The next terrorist attack on America will be even worse than the September 11 attacks, according to former Vice President Dick Cheney. In an interview this week, Cheney cited ISIS and Iran as the primary reasons that America cannot withdraw from the world.
In a two-hour interview with the Weekly Standard's Bill Kristol, Cheney appeared to wax fatalistic regarding the situation the United States faces in what he deems an increasingly dangerous world. Cheney, a former secretary of defense that served in three administrations, said that the U.S. cannot afford to pull away from the world, specifically the larger Middle East.
"You've got to be a fool to believe isolation as a strategy is the way to go," Cheney said. "We have no choice but to be involved in that part of the world, and if we're not actively involved, there are some very bad things that are going to happen."
One of Cheney's main concerns, as Russia Today notes, continues to be the possibility that Iran's ongoing nuclear program will result in the development of a nuclear weapon. Such a weapon would unbalance the region, leading to other states acquiring nuclear weapons.
Those weapons, Cheney seemed to imply, could wind up in the hands of the Islamic State or Syria.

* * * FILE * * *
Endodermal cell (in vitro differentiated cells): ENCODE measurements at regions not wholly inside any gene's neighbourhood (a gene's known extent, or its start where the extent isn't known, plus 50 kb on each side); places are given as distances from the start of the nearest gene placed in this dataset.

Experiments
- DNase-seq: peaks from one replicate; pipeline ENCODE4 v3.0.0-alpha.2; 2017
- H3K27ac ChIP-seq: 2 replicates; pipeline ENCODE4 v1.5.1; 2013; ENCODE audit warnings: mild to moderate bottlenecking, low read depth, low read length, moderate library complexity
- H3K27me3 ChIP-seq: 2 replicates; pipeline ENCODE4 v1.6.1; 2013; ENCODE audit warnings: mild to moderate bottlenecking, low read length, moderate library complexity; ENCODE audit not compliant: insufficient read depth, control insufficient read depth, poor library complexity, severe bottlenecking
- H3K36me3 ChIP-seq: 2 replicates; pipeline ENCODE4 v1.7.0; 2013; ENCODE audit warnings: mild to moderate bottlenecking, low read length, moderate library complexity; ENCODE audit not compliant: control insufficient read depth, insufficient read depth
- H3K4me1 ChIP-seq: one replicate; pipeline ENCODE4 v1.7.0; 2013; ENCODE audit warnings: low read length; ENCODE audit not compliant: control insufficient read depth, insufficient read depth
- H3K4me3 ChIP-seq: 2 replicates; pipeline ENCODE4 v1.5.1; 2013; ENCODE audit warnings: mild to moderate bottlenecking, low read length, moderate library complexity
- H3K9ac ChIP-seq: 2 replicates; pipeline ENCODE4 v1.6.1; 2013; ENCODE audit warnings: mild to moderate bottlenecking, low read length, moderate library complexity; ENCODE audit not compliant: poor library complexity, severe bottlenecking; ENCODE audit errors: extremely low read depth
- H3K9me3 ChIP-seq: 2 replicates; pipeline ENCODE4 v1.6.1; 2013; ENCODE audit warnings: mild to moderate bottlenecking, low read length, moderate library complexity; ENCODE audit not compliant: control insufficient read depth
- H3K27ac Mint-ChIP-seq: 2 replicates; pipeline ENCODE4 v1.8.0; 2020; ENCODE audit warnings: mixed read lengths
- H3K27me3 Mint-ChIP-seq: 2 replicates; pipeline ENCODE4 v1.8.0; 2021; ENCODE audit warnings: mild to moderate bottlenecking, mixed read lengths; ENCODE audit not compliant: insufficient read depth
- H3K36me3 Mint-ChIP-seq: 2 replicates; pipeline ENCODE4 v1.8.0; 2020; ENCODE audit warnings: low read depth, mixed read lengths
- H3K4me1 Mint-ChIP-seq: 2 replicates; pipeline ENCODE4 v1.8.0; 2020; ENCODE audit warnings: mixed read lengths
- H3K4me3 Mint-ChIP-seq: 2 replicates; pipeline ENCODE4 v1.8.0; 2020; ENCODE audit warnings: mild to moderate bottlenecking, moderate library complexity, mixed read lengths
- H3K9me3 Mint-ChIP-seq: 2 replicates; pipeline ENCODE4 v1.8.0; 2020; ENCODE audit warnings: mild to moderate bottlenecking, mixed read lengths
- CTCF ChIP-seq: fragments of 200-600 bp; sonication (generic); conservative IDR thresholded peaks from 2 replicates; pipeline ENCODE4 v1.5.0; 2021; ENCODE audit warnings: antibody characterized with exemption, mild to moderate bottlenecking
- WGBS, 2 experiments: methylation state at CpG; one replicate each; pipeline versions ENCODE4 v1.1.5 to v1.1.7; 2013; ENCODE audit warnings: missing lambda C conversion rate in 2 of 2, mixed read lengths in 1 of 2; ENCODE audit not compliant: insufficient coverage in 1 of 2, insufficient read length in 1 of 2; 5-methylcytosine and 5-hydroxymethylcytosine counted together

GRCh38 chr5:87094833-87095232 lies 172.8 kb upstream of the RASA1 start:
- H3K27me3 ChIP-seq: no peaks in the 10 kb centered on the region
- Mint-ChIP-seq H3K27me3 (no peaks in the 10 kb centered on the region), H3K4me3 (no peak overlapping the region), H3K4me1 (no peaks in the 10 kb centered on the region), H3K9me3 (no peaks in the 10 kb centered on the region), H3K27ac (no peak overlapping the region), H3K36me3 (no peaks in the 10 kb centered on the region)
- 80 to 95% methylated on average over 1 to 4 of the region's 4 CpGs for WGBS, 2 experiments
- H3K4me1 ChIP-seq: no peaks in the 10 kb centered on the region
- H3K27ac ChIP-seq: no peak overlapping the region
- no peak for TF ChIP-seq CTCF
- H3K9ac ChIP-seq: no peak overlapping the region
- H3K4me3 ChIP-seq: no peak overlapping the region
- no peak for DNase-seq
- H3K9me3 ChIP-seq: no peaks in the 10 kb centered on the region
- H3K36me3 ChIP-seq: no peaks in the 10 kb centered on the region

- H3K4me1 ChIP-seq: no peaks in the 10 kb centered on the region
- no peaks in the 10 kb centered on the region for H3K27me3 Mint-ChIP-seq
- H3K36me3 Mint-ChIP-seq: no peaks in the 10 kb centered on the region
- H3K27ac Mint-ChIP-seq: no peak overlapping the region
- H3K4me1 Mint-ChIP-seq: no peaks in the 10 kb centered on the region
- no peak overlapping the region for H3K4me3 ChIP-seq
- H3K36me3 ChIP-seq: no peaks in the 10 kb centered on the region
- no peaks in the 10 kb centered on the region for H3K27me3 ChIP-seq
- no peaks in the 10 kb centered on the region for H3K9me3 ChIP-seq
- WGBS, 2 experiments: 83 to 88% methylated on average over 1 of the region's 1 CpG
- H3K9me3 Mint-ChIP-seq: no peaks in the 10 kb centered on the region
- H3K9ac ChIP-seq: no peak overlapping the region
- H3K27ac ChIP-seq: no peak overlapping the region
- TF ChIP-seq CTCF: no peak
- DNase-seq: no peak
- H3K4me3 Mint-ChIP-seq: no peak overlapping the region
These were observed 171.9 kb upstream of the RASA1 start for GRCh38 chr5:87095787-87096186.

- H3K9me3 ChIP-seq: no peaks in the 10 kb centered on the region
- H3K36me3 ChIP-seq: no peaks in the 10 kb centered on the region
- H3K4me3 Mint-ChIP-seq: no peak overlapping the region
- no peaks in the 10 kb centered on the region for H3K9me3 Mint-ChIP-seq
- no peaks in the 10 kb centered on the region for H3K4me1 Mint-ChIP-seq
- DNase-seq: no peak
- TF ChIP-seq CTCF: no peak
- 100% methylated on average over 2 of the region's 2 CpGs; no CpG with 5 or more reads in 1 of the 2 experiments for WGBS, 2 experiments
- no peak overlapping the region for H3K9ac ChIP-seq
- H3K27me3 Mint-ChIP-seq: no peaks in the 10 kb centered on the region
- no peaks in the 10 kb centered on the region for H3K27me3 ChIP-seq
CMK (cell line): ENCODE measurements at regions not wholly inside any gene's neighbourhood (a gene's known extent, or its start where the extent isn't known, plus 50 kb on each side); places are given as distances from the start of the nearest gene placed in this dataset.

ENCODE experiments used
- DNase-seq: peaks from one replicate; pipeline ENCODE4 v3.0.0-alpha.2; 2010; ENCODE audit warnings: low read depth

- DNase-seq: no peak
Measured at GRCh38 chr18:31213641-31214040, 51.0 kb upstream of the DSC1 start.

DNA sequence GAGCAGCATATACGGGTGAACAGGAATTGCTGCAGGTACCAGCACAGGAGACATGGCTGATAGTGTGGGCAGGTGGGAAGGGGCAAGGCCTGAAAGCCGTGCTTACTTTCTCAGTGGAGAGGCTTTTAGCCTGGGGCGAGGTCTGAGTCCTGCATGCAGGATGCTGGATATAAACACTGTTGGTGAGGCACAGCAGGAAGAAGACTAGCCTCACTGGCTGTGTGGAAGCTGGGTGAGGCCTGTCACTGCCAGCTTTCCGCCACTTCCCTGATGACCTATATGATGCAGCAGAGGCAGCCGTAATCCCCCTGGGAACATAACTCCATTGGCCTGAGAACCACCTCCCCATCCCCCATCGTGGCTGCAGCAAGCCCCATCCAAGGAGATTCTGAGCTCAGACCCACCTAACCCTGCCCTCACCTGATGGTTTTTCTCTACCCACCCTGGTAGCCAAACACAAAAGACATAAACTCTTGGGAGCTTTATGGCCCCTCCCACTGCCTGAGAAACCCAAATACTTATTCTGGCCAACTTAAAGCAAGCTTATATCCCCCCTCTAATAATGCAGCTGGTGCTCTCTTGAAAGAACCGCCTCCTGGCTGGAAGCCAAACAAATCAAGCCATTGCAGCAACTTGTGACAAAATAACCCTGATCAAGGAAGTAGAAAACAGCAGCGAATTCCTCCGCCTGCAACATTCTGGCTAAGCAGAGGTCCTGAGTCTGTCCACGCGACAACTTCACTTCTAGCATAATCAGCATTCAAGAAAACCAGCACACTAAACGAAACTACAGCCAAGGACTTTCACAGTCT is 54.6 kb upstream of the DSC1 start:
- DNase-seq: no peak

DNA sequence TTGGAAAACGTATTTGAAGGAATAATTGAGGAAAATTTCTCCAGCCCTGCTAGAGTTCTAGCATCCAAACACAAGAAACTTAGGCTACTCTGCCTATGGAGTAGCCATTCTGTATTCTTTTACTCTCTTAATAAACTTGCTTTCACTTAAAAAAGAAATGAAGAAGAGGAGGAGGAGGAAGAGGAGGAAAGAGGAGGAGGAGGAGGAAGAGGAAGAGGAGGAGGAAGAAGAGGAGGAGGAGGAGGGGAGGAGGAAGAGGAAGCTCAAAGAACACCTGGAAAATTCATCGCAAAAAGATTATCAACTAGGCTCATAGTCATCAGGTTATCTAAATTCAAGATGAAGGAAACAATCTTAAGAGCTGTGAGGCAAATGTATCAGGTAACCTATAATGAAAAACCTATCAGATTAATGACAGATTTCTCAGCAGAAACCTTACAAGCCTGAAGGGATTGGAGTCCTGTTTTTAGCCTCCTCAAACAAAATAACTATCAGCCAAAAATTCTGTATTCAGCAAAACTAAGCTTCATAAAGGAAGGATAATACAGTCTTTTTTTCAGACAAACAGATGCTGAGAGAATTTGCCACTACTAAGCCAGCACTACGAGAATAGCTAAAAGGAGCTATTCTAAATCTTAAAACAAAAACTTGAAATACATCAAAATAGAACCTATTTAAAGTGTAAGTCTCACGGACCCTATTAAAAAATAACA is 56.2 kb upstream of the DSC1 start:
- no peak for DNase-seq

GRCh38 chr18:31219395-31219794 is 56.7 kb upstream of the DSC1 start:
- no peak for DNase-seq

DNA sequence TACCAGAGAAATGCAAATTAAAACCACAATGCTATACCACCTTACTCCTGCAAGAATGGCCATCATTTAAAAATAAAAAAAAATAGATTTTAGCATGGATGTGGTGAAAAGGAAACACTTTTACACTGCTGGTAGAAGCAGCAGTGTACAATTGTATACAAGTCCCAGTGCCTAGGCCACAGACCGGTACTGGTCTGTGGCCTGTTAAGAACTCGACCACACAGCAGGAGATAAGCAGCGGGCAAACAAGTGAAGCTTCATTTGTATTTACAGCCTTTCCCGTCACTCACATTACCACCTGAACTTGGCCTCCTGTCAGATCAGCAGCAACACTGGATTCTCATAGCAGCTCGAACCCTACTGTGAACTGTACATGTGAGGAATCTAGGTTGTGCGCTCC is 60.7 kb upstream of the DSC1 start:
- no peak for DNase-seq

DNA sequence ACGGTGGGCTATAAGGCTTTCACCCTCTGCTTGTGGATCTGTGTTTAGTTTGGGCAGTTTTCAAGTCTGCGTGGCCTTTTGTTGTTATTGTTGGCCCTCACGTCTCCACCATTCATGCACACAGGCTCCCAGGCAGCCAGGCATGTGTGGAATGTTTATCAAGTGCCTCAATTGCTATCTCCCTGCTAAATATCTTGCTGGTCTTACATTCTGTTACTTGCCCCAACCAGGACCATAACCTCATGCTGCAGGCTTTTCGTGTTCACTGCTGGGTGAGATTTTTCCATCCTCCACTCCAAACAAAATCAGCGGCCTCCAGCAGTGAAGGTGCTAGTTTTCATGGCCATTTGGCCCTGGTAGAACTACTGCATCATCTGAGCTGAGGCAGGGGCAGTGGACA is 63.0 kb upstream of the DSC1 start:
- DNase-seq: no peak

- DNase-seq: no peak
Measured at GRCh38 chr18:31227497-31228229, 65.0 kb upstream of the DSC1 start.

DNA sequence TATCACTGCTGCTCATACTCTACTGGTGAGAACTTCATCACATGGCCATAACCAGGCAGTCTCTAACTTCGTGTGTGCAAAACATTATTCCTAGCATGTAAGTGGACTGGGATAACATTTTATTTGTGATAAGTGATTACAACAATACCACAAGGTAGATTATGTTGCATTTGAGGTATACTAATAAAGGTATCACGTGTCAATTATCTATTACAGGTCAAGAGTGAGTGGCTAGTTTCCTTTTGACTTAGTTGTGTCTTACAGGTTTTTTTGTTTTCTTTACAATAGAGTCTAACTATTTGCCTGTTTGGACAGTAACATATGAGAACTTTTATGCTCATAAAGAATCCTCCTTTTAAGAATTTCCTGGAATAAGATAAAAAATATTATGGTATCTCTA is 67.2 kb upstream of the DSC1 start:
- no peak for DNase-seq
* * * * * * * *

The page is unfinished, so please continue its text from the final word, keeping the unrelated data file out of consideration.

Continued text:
"So we're in a very dangerous period," Cheney continued, "I think it's more threatening than the period before 9/11. I think 9/11 will turn out to be not nearly as bad as the next mass casualty attack against the United States, which – if and when it comes – will be something far more deadlier than airline tickets and box cutters."
Dark and troubling words from Cheney, and they of course came round to reflect Cheney's view of the current occupant of the White House.
"This is not a time for us to rest on our laurels or think we can cut the defense budget and spend all that money on highways or whatever else we might want to spend it on," Cheney said. "We really need a strong leader, and we need somebody who can step up and remind the world what the United States is capable of and demonstrate the ability and the willingness to do that."
Cheney, of course, has always been vocal in criticizing the policies of President Obama. Recently, Cheney dubbed Obama's strategy on Syria as "too little, too late," saying that Obama seemed "willfully blind to one of the key facts about the post-9/11 security apparatus."
As in previous interviews, Cheney remained unapologetic regarding the controversial "enhanced interrogation techniques" the Bush administration engaged in during its tenure.
"[Enhanced interrogation] prevented another mass casualty attack against the United States for the next seven and a half years," Cheney said. "And I, you know, I'm very familiar with the program, I was actively involved in helping get it started and supporting it. And I don't think we have any apologies to make. I think if in a similar situation today, I would do exactly the same thing."